We had such a windfall today with regard to our Seoul Station outreach, that I feel compelled to mention it here.

In short, there's a vendor in Namdaemun that I like to patronize. He's friendly, and his prices are fair. He's accustomed to seeing me pass by and/or through his shop on a now-weekly basis and is familiar with what we've been doing at the station.

Today we popped in to buy a bunch of gloves. Not only did he give us terrific pricing on 10 pairs, he also threw in -free of charge- five beautiful + warm, red-checked scarves. We were amazed at his generosity and vowed to return next weekend for more supplies.

After bringing the goods to new and old acquaintances at Seoul Station, I returned to Namdaemun to express our gratitude. Not merely in words, but also by dropping off a few beverages and, more importantly, spending more money in his shop. The hat pictured below is a new acquisition. And my niece REP is going to be getting a set of pink bunny earmuffs in her Christmas stocking...

Readers, if you're in the market for scarves, mittens, gloves, earmuffs, or hats, go to Yoo Seong Cap, easily accessed from Gate 8. Ask for Mr. Sim, and tell him Jennifer of Seoul Station sent you.

Yoo Seong Cap (Mr. Jeong-Il Sim, owner)
#36-1 D-dong, 33 Namchang-dong, Jung-gu, Seoul
tel:  02.754.1936
mobile:  010.3715.3814

Saturday, December 3, 2011

Korean Cosmetics Stores

Oh, how I adore Korean cosmetics stores!

They get me excited on multiple levels, but here are a few reasons:
  1. free samples just for walking inside (window shopping okay, the girls exclaim to get you in the door)
  2. super cute packaging
  3. effective products at awesome prices
  4. more samples with purchase
Tonight I stayed local in Kondae, but there were plenty of shops competing for my attention. Ultimately I spent the bulk of my time in Etude House. Can you blame me after checking out these pics...?!

roll-on perfume in citrus

 the best nail polish at the best prices!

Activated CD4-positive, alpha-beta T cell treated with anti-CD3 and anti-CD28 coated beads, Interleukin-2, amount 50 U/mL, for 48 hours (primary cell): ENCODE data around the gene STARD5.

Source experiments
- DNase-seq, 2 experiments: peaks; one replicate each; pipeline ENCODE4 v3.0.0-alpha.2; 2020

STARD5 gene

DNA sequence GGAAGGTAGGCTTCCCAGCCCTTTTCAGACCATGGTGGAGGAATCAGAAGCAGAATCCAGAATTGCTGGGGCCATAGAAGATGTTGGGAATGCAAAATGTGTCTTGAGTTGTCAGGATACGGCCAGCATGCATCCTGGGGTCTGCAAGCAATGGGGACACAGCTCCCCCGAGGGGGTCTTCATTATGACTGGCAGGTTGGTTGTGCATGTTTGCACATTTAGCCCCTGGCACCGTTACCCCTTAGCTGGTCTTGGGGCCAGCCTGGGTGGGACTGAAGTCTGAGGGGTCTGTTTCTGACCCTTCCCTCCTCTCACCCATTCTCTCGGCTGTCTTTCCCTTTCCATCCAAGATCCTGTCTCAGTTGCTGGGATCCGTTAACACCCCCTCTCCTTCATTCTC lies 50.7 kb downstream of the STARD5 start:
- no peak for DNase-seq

nose hair trimmers

hair mask

Friday, December 2, 2011

Pakistani Cooking

Biryani and raita and lentils, oh my! 

Have just returned from my first Pakistani cooking class. Our teacher, Monica, hails from Pakistan and now lives in Itaewon where she offers cooking classes in her home. It was a treat to watch and learn as she demonstrated how to prepare a full Pakistani meal.

A bigger treat, however, was dining on the finished product (photos below). 

For those interested, I'm eager to try out these new recipes, especially when I get back to the States. Hungry?



happy students with our teacher

Thursday, December 1, 2011

The Most Wonderful Time...

Never mind that I'm leaving in 18 days. I've still got two and a half weeks to celebrate Christmas right here in Seoul. And since today's December 1st, it seemed as good of a time as any to put up a few festive decorations. 

I was in a rush and shot the photos with my iPhone, but nonetheless they're here for posterity. I may re-shoot them later, but things are starting to get hectic. As for the apartment, it looks and feels extra cozy.

I love the Christmas season! For me, it really is the most wonderful time of the year. Cue Andy Williams:  andy_williams_version^. 

^thanks, DS, for prompting tonight's post title + song reference!

Wednesday, November 30, 2011

Desk Standing

I did it!